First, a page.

...young and so in love
It was the seventies. It was the best of times for some sectors of American society - but also for one or two on one tiny semi-primitive island in the Pacific.
But while in the city, I learned about life in America - in delay mode because of distance - especially the counter cultures (hippie movement and others) from movies and from magazines. I remember reading and following the story of Patty Hearst, and fascinated by the pictures of the Vietnam War in Time and Newsweek magazines.
After graduation, I was not one of the smart or lucky ones to have been offered a scholarship for further studies overseas (not surprising for someone who spent half his senior year in the village). So I retreated to the village. I did not look for a job - against my Dad’s urging and persuasion. In a very real sense, I became a rebel just for the sake of being rebellious, and not for any clear defined cause or reason.
The hippie revolution in the US was waning but its far reaching ripples had already sparked some fledgling and nondescript offshoots among me and my peers. I let my hair grow long. It seemed that I wanted to imitate the popular culture of the time though there was something more profound that I was craving. And no, it’s not the destructive stuff like drugs, alcohol and tobacco. (They’re not profound in any way shape or form - well easy for me to say ..LOL!) In fact, I never - at any point in my life - developed a liking or desire for any of them. Never had and never will. I’d die to know why because all my best friends and most of my peers smoked and drank. (Peer pressure revisited!) At Samco, I remember some of my friends snitching some hydrochloric acid from Chemistry period, mixed it with Coke and ...drank it! Oh, and in case you’re curious, sex among young people was a taboo and not as free as the hippies and Margaret Mead had premised it. LOL!
So after Samco, and back in the village, I did not mind tending our family’s taro and banana plantations up in the mountains. It was my main responsibility and I enjoyed it. There was something satiable and fulfilling in farming and in the woods. Personally, it was therapeutic for the fettered impact of the Apia years. If the village was a single dose of freedom medicine for me, the mountains certainly tripled it. It’s amazing that several years later, at the university, when I read Thoreau’s account of his time at Walden Pond, I was awe-inspired. I found in Thoreau - and Emerson - validation of my post high school years and the yearning for pastoral simplicity and the rustic village life.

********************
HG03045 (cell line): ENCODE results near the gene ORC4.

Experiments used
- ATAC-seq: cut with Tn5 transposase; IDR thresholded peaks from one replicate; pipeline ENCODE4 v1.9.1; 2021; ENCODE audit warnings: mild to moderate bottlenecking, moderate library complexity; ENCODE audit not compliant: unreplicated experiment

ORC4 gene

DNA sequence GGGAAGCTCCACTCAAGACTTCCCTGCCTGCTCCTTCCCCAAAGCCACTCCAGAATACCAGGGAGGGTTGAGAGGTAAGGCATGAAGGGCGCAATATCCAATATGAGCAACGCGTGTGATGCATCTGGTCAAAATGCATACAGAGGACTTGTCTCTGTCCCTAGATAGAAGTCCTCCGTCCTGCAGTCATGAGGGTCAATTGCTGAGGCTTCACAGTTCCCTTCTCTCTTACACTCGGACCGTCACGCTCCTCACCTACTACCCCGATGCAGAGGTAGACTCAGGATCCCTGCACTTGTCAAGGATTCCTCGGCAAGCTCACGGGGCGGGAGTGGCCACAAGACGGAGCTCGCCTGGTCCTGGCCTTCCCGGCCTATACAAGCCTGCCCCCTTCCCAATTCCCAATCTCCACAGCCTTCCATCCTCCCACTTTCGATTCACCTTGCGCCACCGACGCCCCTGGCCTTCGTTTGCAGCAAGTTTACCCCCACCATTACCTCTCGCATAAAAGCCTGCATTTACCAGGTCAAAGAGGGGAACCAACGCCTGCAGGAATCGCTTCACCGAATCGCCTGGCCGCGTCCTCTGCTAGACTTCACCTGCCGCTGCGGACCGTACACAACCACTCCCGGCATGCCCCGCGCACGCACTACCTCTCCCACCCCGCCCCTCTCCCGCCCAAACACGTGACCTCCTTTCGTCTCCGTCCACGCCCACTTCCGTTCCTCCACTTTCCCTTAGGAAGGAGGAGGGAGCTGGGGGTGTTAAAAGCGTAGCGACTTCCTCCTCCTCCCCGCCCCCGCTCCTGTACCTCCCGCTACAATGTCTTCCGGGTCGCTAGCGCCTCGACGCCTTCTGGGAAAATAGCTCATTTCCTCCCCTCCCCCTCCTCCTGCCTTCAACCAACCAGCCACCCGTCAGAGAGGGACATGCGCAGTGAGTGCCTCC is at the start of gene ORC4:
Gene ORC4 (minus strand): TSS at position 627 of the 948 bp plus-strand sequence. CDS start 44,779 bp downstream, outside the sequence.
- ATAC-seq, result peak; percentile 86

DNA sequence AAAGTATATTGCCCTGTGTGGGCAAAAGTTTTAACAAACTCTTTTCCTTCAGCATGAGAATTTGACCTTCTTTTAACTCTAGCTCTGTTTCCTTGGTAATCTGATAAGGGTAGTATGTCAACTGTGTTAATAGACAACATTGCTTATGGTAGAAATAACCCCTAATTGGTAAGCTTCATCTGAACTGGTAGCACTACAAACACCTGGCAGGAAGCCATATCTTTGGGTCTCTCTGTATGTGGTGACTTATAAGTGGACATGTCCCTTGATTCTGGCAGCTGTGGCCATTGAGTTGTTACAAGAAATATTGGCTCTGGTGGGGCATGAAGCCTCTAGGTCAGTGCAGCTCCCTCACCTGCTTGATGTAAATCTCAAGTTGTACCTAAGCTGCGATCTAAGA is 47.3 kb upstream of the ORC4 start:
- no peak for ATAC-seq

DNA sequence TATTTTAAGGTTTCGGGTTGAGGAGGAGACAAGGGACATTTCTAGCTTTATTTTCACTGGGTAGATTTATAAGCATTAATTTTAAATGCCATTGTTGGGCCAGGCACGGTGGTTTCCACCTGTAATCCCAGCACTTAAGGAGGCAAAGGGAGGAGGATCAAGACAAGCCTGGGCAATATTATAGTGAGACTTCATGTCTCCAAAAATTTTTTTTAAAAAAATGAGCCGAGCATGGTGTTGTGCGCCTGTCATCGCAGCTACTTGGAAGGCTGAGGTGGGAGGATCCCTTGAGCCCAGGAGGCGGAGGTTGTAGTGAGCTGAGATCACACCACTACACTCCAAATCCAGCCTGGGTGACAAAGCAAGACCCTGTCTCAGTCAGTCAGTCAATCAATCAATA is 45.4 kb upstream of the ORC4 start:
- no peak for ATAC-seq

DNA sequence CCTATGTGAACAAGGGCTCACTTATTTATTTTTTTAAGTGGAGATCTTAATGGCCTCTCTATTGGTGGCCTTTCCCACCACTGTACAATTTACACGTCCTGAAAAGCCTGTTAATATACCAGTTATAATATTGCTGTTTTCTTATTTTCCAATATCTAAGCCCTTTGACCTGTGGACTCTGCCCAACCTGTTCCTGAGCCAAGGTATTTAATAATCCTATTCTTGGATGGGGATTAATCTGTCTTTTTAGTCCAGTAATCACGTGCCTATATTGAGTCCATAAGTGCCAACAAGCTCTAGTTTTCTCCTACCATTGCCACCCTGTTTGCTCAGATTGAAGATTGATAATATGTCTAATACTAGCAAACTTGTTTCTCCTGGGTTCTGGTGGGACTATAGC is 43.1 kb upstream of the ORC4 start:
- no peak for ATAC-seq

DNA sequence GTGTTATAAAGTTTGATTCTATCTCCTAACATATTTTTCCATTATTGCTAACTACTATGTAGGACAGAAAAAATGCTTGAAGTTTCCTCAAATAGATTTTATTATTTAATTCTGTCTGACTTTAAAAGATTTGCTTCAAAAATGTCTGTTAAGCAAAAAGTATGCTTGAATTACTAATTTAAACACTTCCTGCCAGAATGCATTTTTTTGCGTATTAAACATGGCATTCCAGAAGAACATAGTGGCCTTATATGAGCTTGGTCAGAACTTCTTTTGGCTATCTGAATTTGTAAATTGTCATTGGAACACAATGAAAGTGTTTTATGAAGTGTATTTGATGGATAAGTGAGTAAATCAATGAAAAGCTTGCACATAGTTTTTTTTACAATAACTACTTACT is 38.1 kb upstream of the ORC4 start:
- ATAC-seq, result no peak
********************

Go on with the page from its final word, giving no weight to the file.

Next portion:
And so in the village I lived my dream of being an emancipated young man - or so I thought, since I was still expected to care for the family farms. Young adult boys were also under strict village council rules governing outside influences of the hippie culture especially long hair. To this day, I still do not know why my dad (our family chief) was not penalized for my afro. My friends’ dads were all fined for their sons’ hippie afros. I suspect that by that time I was already back in town working, and either I was always absent from the village or the chiefs were obsequious to me - especially when they needed someone to help with some of their transactions in town like vouching for them as recipients of remittances.
I had already met Dearie at the time; we met while we were both in high school. She attended Church College in town too. Our villages are about three miles apart so we were able to see each other from time to time. We would meet at dances and at my rugby games where she would bring oranges and drinks. We were married and I joined the LDS Church of which she was a member. I loved attending church with her (picture). Those were some of the best times of our lives; it has been a dream ever since.